Mary Powell, 54, is the CEO
of Green Mountain Power, a role
she never envisioned for herself as a
young, outdoorsy New York transplant.
Today she’s one of the most influential
Vermont voices in energy, leadership
and workplace issues.
By Sky Barsch
Photographed by Gary Hall
VL: You left a corporate gig in Man-
hattan to move to Vermont. Why here?
MP: My dad’s grandfather purchased
a piece of land on the lake in Colchester,
I think in 1910. I usually spent at least
half of my summer here. My parents
and then my sister and her family moved
here, and my husband, Mark, and I had
the opportunity to transition up here. It’s
an amazing quality of life.
VL: You’ve worked in business, bank-
ing and utilities. What would you tell
your younger self who thought these
fields were “stuffy?”
MP: I would still say, “Don’t work for
stuffy, bureaucratic organizations.” [But] I
think being willing to try different things
is really important. I would say a huge part
of why things have worked for me is that
I was always willing to bring my authentic self to wherever I went. I hear people
when they’re going for interviews, they’ll
research exactly what the company looks
for and they’ll morph themselves into that.
I always encourage people: No, just be
your authentic self. Don’t try to conform.
VL: Now that some time has passed
since sharing that you had a double
mastectomy due to cancer risks, how
do you feel about going public?
MP: I feel like it was probably one of
the better decisions I’ve made. And like
most decisions that in the long run are
really good decisions, it took courage
and there’s discomfort. My heart has
been overflowing with the power of the
impact I have had on others by deciding
to be so personal. And what has helped
me is to have a good dose of humility
about it; not everybody in the world
cares about my boobs. But there definite-
ly is a feeling that a lot of them do.
VL: Do you ever get tired of people
mentioning “female” and “CEO” in
the same breath?
MP: Yeah. But I’ve also grown to honor
that at the same time. I honestly don’t feel
like there’s been much of a shift in the
30-plus years that I’ve been engaged professionally or at policy levels. I believe Vermont would be a much stronger state if we
had more diversity in the context of those
who drive ultimate decisions.
VL: Will Vermont ever be a
100 percent-renewable-energy state?
MP: Could we be 100% on the electric
side? I think that’s absolutely achievable. It’s probably going to take a couple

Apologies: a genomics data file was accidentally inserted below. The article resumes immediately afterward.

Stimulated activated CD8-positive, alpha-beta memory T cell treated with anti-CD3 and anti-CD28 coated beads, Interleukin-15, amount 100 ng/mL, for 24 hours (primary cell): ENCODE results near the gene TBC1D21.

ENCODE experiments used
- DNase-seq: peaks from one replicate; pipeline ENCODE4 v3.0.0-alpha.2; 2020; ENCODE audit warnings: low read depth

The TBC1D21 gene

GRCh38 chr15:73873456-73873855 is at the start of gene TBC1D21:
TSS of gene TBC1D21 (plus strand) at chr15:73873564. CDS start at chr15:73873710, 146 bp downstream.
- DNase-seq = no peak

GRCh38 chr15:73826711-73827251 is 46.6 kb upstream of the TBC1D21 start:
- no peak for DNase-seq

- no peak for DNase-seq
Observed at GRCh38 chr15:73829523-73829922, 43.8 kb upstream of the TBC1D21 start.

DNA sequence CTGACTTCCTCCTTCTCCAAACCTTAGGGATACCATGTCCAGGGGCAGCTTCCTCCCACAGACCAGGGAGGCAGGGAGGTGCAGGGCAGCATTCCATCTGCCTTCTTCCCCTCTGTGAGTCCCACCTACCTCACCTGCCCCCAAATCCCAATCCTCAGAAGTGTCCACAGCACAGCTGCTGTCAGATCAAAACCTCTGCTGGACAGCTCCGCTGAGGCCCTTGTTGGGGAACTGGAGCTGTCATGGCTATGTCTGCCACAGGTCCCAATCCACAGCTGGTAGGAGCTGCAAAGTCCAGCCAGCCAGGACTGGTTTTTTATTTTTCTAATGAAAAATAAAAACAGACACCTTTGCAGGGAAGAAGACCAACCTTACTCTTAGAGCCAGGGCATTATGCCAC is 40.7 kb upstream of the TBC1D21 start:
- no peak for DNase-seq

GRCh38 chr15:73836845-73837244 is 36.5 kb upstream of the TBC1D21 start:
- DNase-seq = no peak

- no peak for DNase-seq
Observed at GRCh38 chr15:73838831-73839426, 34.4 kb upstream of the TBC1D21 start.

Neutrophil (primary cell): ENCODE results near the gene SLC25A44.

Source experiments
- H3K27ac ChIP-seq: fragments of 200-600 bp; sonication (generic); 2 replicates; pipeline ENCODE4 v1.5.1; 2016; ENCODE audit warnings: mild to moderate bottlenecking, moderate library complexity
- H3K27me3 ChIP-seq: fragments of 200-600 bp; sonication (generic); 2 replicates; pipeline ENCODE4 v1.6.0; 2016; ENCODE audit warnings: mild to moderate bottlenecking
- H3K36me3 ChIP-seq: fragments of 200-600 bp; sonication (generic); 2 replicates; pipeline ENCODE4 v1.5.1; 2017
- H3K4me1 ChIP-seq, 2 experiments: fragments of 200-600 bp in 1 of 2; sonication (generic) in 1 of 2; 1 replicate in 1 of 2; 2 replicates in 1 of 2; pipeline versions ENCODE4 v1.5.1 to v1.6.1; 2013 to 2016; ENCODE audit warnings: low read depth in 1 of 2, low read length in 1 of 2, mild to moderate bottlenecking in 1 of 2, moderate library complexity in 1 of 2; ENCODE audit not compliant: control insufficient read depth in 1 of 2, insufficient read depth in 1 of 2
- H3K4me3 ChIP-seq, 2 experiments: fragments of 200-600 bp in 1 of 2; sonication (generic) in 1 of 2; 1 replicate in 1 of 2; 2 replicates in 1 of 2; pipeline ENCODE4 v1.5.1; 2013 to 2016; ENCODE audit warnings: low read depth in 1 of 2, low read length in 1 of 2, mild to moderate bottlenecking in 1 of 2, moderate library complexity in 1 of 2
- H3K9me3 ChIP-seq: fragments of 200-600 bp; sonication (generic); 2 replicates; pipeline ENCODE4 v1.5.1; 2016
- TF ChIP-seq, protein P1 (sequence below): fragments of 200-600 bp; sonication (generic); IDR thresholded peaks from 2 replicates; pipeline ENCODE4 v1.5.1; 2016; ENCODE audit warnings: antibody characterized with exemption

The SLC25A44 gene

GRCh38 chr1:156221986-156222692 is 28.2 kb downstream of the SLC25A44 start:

decades to fully realize, but we see a
transformation with renewable distributed generation — largely solar — but
other technologies are coming along.
Storms are a big issue in this state.
When big storm systems come in, no
amount of tree wire, storm hardening or vegetation management is going to stop all
of that tumbling down. If
you think about it, if you
distribute close to the source
of where you’re using energy,
that’s obviously more resilient
than having to have it travel
25 miles to get to you.
VL: Where do you think
opportunity is for
MP: Coming up
with an approach
that is around innovation, collaboration
and investment. There are things we could
do to make Vermont more affordable,
and that should be part of our economic
strategy. But I see this incredible Vermont
niche growing around innovation. The
future is around our ability to incubate
ideas and get them to market quickly.
VL: Do you think there is a healthy
pool of candidates to be the next
leaders of Vermont?
MP: I was just chatting with somebody
about the “gray ceiling” that we have
because we’re an older state. There is
amazing talent out there, and the unfortunate part is that we don’t know where
it is because we haven’t done enough to
foster it. By the time I was 26, 27, I was
a key member of a leadership team running a $3.5 billion fund in New York City.
What’s remarkable about that isn’t, “look
at me, I was so young doing something,”
it’s that a lot of people were. I think we’ve
lost sight of a key part of how we develop
the next generation, which is to take raw,
talented folks and give them opportunity
to lead bold, ambitious projects.
VL: What would you say to someone
thinking about moving to Vermont but
is scared of a drastic change?
MP: I have recommended
Vermont to anybody and
everybody. When you
work in these big complex
organizations or big com-
plex cities, it is so much
harder to make a difference.
In Vermont, if you have a
spirit of collaboration or inno-
vation, I feel like there is no
end to what you
can do. A